Open Apple is not a live show, giving its hosts the opportunity to edit the audio extensively prior to publication. We remove "ums" and "ers", correct factual mistakes, and reorder sound bites to improve the flow of conversation. We've never made a secret of this fact, having conducted behind-the-scenes presentations that reveal our workflow.
But just as mistakes can happen in a live recording, so can they occur in editing. In the March 2013 episode, guest Egan Ford spoke at length on which CPU was faster, the 6502 or the 8088. During post-production, we were informed that he had reversed the comparison at one point. Due to a miscommunication, the editors thought this reversal had occurred consistently throughout the original audio. The result: we swapped Egan's audio throughout the show to state that he had proven the 6502 to be faster, which is not the case.
Mr. Ford never stated, argued, or proved such a thing; on the contrary, his extensive research into the subject (the results of which are pending publication) demonstrates the higher speed of the 8088 compared to the 6502. Though these edits were made in good faith, we did not intend to modify the intention of Mr. Ford's words. We therefore humbly apologize for misrepresenting this esteemed member of the Apple II community.
This correction will be restated in the April 2013 episode of Open Apple, which we hope this error will not deter our listeners from staying tuned for.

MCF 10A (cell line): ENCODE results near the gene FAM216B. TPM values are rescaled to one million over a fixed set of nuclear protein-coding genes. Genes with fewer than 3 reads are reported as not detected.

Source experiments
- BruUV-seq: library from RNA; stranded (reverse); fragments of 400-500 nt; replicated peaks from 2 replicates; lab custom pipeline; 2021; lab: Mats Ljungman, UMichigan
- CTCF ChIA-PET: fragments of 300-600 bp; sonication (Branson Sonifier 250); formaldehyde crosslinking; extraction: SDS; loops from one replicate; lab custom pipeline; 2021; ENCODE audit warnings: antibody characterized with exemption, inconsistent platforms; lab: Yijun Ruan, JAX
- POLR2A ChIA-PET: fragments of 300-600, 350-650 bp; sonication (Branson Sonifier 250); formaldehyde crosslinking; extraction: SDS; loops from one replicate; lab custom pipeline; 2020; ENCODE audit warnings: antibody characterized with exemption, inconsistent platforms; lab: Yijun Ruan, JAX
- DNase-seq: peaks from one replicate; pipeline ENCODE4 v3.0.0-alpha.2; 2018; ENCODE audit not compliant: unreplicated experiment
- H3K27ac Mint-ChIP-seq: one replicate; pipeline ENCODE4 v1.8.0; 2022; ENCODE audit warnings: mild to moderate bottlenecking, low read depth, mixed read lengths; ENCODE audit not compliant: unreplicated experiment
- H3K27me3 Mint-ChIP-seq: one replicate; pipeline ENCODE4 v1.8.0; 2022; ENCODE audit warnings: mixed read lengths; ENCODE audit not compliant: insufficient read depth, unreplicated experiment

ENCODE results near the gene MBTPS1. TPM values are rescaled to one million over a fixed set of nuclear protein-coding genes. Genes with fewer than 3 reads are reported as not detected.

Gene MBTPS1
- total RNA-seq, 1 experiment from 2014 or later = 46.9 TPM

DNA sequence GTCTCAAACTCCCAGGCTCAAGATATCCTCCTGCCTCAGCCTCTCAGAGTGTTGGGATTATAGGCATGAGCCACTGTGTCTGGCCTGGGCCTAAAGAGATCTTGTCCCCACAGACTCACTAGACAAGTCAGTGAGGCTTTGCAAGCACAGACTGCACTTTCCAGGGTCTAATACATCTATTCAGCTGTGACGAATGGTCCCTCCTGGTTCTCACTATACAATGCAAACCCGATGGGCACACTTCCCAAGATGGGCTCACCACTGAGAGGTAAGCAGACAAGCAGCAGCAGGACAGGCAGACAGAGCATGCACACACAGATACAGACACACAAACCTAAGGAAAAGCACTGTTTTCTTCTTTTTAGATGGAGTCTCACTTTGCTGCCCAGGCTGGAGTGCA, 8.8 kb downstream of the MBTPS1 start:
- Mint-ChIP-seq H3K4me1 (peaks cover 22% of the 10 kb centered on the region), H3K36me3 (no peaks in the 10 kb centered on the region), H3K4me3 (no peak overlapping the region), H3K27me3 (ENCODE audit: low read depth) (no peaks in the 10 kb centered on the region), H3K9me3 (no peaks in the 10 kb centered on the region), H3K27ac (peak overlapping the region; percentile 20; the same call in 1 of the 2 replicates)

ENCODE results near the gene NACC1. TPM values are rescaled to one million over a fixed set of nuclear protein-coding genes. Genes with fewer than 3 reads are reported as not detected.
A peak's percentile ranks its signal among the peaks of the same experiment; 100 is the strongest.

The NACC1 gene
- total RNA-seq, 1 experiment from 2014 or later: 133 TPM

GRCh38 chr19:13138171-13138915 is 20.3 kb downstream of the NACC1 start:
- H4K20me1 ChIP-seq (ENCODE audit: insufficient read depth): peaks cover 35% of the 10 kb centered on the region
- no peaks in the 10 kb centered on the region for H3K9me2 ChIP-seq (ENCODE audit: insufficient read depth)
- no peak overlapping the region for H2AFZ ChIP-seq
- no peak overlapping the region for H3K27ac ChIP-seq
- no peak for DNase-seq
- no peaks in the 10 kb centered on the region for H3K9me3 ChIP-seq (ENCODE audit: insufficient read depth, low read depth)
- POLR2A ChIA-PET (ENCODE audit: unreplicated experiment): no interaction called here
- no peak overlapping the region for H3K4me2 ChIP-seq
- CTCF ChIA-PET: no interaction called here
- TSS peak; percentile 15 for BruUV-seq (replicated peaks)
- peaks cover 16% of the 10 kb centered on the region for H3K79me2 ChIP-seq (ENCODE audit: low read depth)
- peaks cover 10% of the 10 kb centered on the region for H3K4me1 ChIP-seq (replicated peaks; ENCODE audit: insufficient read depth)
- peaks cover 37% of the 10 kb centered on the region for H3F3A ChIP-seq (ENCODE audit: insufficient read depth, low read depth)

Many of those episodes reviews several eBay listings, the results of which are later posted to the Open Apple blog. Every auction we've ever covered can now additionally be found in a single, comprehensive table. Excerpts from this table will be used for each monthly report.
Both listings can be found using the horizontal navigational bar at the top of the site.
We hope you find these tools useful and will let us know how we can further improve our site and show to better serve you!
Ken has been a listener of ChatterBox since the first episode eight years ago, and previously had his letter read on the air on episode #323 (March 7, 2010). He much appreciates having had this opportunity to talk modern and retro gaming with friends old and new. We hope not only that ChatterBox's fans with an interest in retrocomputing will enjoy Open Apple, but that Open Apple fans will check out ChatterBox for an outsider's unique perspective on the Apple II community.